The girl needs to reach the leader of her dead friend's tribe, and the boy must escape the Romans before they discover his true nature. Their only chance of survival is to help each other. But what will happen when their powers are combined?
This is a narrative recounting a spiritual voyage taking the author around the world in a quest for the divine. A trail of chance, synchronicity, divine providence and the occasional railway and airline schedule, leads Brown from the extraordinary figure of the 19th-century occult adventuress Madame Blavatsky, via the philosopher Krishnamurti, to the genial Scottish clairvoyant who claims that the Christ of the age is alive and well and living in London. In India, he encounters the miracle-working Sai Baba, and discusses reincarnation with the world's most revered spiritual figure, the Dalai Lama. In Germany, he joins the pilgrims who kneel at the feet of the young Indian Woman, Mother Meera, believing she is divine. In a tiny backwoods church in Tennessee, he examines the "Crosses of Light" which are held as evidence of Christ's imminent return to Earth.;Mick Brown is the author of "Richard Branson, The Inside Story" and "American Heartbeat: Travels from Woodstock to San Jose by Song Title".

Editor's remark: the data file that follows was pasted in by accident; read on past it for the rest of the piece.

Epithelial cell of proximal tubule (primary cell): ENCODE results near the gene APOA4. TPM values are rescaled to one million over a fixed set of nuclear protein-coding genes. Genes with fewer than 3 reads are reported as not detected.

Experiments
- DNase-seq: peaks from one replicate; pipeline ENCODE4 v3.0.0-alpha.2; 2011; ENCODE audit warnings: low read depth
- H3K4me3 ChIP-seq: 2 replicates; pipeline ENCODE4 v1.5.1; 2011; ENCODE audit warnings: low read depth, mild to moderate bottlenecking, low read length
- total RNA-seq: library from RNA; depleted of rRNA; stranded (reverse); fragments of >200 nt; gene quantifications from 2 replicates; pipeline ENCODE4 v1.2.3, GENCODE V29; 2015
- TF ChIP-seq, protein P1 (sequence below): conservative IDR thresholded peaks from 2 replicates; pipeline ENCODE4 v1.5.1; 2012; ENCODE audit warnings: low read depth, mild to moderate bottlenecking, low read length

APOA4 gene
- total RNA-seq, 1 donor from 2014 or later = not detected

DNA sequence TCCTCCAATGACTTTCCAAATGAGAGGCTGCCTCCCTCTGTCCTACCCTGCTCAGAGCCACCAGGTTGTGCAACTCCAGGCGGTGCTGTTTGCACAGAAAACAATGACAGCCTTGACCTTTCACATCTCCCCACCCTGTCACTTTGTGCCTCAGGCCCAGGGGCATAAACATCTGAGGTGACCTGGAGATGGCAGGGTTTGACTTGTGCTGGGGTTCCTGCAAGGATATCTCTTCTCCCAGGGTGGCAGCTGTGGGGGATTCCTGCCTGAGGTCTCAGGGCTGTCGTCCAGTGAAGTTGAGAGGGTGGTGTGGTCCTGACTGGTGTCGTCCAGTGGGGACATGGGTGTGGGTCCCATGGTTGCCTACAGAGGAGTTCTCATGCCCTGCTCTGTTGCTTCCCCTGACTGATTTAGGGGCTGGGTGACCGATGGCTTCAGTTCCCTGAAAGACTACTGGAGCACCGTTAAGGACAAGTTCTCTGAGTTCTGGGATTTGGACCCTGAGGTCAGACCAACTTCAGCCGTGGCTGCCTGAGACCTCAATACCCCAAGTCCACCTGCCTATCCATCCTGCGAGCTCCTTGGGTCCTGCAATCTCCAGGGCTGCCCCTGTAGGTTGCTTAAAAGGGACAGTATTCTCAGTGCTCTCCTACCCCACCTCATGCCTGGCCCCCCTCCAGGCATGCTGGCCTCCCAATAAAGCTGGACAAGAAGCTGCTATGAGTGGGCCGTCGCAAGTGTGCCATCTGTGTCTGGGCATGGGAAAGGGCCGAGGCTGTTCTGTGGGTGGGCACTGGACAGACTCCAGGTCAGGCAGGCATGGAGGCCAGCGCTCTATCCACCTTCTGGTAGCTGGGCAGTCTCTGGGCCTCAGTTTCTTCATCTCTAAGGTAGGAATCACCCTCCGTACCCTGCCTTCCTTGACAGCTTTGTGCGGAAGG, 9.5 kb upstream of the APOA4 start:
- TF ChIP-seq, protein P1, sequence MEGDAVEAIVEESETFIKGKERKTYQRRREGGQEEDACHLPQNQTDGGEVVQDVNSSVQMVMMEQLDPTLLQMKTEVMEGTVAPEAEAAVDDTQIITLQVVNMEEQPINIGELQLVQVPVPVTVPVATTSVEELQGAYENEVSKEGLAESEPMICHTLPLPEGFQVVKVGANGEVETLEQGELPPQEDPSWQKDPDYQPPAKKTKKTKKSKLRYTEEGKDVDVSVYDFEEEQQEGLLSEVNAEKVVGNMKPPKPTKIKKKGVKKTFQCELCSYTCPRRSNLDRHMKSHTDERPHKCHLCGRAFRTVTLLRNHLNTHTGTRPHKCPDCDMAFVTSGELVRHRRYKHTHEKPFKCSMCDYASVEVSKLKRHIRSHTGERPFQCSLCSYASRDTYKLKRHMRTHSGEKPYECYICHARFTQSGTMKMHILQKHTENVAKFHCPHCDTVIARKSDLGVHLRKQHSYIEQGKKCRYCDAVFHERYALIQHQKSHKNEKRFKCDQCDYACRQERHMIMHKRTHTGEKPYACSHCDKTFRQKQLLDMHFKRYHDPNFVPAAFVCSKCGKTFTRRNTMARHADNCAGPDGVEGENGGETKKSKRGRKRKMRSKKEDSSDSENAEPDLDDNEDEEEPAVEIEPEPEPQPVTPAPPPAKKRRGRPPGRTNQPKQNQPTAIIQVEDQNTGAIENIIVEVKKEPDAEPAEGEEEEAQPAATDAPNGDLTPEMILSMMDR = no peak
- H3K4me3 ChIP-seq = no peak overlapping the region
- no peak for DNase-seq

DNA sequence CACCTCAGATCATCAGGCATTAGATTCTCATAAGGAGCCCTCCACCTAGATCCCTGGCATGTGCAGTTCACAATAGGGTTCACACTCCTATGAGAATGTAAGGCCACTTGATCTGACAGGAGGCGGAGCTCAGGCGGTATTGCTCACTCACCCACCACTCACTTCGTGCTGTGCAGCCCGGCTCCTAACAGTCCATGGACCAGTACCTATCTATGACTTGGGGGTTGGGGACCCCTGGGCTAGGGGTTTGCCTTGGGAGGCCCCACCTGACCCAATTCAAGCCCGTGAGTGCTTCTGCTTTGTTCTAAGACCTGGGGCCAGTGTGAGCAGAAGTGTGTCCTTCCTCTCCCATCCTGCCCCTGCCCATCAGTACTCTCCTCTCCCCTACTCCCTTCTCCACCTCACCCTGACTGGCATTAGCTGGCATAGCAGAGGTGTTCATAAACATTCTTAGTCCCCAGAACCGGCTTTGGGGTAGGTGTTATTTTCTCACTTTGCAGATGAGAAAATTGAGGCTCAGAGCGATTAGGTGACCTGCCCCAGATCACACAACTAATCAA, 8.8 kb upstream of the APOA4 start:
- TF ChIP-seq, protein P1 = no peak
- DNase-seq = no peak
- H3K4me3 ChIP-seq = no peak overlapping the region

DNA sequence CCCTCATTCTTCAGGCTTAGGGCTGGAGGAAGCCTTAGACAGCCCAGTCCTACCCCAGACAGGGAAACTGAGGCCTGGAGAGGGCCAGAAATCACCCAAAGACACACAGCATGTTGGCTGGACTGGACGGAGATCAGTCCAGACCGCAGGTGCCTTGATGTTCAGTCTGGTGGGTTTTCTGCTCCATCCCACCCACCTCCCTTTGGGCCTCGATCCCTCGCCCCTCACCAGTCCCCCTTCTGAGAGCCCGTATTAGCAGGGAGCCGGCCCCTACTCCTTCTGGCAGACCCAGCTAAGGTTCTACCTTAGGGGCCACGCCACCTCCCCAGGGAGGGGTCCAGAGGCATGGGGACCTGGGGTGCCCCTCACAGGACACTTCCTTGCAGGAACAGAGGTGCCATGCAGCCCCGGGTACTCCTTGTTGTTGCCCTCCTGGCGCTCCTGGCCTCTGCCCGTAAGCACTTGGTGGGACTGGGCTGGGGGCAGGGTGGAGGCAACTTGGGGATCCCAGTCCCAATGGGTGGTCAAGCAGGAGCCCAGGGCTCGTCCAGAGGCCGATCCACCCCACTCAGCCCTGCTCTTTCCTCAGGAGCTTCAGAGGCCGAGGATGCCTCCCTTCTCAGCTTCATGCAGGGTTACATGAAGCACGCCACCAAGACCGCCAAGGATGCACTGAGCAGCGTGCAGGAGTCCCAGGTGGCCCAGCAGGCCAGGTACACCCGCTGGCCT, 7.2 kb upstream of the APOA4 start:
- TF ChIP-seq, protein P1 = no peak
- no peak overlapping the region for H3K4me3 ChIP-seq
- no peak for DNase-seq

Harold Robbins, the godfather of the airport novel, changed the face of publishing with classics such as The Carpetbaggers, The Dream Merchants and The Lonely Lady. His readers loved his steamy tales of money, soft porn, drugs, corruption, greed and, just sometimes, redemption. The world's first playboy writer, Robbins reportedly frittered away $50 million on fast cars, loose women and high living. But, obsessed with fame and fortune, Robbins was a deeply complex and often controversial man, and even his closest friends and lovers could only guess at the past of the man behind the perma-tanned mask and gigantic mirrored sunglasses. This is the fascinating story of his extraordinary life.